There has been a lot of news happening in Tysons regarding high-rises, major rezonings, and new businesses and restaurants moving in. Because of all the attention that renderings and tower cranes get, we often forget about the less visible aspects of what goes into converting Tysons into a true urban community. The planning process didn’t terminate in 2010 with the approval of the Comprehensive Plan, the hard work continues at refining and providing definition to the many embryonic elements within the document.
The County has been in the process of a two year public input and study period to determine what modifications are needed to the Tysons Comprehensive Plan. This has included three phases of amendment discussion, largely focusing on individual components — such as transportation, recreation, traffic or public facilities — with several public meetings and input periods for comments and recommendations. This process is now nearing its end and the recommendations by staff and the public are starting to become more formulated and resulting in some interesting concepts.
The most impressive modification to the plan, which I think many people will celebrate, is the concept of the Metrorail Green Artery, a network of linear parks underneath the Silver Line aerial tracks, which will provide a cyclist and pedestrian haven to get from one portion of Tysons to another. The Tysons Park System Concept Plan says:
“The underutilized spaces beneath the elevated line could be enhanced to create attractive and functional spaces for people and could be connected as a Green Artery to link the four stations with a pedestrian and bicycle path weaving under and along the Silver Line. This path could serve as an organizing feature for a variety of amenities including rain gardens, public art, entertainment spaces, parks, or pop-up retail. These uses might be themed by station. In some instances the path could be elevated from the ground to avoid conflicts with motor vehicles and create interesting experiences and views. The Green Artery should also be designed to connect to other planned and existing pedestrian networks.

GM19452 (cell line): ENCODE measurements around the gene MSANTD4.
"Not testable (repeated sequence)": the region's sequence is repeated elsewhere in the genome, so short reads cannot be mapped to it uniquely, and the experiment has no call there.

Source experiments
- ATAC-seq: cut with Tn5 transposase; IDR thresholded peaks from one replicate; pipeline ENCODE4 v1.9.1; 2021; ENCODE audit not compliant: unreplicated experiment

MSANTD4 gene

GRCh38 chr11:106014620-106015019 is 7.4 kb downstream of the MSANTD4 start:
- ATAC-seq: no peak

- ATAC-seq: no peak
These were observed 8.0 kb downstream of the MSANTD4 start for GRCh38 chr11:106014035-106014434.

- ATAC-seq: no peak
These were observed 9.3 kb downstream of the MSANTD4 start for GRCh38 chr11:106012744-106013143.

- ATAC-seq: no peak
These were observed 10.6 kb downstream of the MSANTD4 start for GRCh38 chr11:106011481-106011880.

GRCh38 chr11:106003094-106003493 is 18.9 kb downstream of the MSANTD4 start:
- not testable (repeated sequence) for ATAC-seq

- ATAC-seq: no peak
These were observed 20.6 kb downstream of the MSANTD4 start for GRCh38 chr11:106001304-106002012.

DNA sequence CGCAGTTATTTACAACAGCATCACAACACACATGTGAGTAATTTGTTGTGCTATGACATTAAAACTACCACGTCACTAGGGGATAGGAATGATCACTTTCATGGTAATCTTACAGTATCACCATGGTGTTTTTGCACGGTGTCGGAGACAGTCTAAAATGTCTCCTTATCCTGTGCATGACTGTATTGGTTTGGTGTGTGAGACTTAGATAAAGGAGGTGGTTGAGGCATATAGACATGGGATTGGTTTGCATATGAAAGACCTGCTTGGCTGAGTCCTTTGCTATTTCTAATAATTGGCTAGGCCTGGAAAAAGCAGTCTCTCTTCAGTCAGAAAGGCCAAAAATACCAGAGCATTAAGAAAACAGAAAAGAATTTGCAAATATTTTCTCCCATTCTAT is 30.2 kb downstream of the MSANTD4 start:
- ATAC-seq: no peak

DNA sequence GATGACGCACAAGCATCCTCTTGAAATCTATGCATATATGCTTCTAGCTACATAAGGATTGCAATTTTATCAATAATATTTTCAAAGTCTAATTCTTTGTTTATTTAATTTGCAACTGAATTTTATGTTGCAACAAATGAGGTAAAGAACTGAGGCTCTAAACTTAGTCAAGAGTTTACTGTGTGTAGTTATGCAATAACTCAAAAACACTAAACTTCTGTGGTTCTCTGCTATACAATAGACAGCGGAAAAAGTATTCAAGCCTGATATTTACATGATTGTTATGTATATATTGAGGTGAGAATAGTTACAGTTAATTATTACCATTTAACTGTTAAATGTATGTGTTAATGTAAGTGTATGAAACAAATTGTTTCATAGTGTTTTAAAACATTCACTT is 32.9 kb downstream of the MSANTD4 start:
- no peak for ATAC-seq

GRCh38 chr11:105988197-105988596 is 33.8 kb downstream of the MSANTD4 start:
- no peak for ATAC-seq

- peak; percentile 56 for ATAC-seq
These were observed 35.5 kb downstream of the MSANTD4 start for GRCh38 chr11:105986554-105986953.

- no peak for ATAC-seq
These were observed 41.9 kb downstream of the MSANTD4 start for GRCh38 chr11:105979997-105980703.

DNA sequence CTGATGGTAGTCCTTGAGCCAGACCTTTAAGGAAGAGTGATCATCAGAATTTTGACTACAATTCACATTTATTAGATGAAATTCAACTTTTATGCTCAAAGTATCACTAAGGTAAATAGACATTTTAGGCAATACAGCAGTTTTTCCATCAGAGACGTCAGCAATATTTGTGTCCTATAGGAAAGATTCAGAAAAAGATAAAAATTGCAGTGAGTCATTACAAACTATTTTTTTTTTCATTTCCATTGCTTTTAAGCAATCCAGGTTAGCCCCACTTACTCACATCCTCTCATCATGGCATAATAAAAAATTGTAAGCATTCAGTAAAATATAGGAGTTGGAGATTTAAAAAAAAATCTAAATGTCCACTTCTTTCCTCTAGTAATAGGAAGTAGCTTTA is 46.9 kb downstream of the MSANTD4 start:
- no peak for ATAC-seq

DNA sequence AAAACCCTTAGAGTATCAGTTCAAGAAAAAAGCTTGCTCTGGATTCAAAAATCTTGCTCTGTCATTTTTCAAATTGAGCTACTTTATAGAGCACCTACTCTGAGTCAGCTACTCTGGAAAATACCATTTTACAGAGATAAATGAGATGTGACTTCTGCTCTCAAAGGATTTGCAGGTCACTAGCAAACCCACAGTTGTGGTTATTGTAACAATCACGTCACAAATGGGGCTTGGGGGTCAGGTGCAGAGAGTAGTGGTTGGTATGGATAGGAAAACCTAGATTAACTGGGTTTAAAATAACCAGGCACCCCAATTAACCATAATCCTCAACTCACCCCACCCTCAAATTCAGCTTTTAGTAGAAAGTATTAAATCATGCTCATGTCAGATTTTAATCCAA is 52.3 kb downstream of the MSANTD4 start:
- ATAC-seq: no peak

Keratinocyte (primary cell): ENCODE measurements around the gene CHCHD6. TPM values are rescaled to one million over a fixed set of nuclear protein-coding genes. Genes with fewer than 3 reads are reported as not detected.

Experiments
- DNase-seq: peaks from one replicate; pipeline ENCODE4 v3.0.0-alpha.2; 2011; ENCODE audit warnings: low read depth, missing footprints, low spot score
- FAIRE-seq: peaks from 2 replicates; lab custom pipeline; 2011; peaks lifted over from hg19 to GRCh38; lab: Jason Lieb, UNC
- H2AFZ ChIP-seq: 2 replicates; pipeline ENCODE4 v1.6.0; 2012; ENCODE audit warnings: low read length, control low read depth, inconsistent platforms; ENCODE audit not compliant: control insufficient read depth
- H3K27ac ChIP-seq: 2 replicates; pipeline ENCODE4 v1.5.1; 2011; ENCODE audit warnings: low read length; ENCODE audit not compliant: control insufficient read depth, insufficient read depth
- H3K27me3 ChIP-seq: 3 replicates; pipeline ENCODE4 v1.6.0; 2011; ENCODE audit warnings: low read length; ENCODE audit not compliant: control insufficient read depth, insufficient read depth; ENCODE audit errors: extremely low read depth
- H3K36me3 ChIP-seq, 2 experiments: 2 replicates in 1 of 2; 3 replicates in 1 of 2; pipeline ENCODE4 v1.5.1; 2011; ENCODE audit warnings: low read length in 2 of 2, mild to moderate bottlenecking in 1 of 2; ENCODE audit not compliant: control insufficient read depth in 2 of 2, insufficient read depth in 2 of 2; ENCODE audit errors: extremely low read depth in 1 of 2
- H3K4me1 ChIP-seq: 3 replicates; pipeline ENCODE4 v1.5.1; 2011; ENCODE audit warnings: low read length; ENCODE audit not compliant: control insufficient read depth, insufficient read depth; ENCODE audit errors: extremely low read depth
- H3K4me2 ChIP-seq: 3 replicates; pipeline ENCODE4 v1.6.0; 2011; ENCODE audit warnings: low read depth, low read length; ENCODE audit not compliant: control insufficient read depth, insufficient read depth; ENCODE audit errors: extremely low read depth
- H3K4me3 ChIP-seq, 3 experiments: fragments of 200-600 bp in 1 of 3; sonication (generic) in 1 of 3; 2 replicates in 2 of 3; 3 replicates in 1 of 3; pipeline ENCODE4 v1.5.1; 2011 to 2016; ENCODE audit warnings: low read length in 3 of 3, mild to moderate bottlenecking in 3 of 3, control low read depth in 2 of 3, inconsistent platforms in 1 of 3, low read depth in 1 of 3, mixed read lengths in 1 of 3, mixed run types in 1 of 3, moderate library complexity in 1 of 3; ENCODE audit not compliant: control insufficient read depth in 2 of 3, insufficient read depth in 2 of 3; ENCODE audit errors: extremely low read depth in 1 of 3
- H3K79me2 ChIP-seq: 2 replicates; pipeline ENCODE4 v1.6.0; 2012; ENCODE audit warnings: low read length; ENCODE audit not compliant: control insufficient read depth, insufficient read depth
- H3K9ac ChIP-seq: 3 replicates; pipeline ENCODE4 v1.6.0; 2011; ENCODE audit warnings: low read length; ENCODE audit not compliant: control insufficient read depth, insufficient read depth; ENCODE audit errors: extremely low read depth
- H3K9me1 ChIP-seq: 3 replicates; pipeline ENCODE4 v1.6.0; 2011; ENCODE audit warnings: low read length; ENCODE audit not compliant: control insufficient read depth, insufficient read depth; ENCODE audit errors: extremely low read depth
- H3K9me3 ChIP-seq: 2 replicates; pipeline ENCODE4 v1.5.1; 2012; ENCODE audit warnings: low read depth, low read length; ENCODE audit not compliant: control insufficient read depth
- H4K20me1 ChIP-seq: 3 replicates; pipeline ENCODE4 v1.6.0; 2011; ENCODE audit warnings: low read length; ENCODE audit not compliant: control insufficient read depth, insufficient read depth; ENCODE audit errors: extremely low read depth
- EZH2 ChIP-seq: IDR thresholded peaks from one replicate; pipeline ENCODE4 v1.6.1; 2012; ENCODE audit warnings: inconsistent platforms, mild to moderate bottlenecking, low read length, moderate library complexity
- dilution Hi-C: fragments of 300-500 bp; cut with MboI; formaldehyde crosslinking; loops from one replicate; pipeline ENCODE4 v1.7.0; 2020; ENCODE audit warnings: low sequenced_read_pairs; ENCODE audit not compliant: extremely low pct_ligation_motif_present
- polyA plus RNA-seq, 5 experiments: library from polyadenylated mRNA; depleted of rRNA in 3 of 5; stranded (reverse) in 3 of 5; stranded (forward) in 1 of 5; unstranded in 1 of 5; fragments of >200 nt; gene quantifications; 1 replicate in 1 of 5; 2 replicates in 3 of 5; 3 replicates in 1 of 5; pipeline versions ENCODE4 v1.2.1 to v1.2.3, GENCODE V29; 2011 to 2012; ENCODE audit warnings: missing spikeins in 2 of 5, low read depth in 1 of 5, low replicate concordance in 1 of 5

“In addition, each of the station areas should be distinct from the surrounding areas, showcasing high quality and innovative design. Key to the success of the station areas is to create safe and comfortable multi-modal connections between each TOD neighborhood and the transit function of the stations themselves. Additionally, because the Silver Line occupies space alongside and in the median of two busy arterial streets, significantly enhanced pedestrian and bicycle connections will be important at the road intersections below the stations. Station areas could be distinguished as “people places” where vehicles must slow down and defer to pedestrians and bicyclists. Design concepts that use different pavement materials, special crosswalks and signal timing, landscaping, lighting, sculpture and/or canopies along Routes 7 and 123 would cue vehicles to slow down and indicate that station areas are special places for people.”
All of the above sounds great and really is heading in the right direction. These concepts of varying pavement to provide indication to vehicles about priority to pedestrians, additional facilities, and really creating a sense of place that will draw people to use this mode of travel is critical to success — as much so as proper signal timing which I am very encouraged to see discussed as well.
Some good renderings of the concept are also being fleshed out. All I want to know is how quick can we get this started, and can that process be accelerated by crowd sourcing the civic community to join in on the transformation?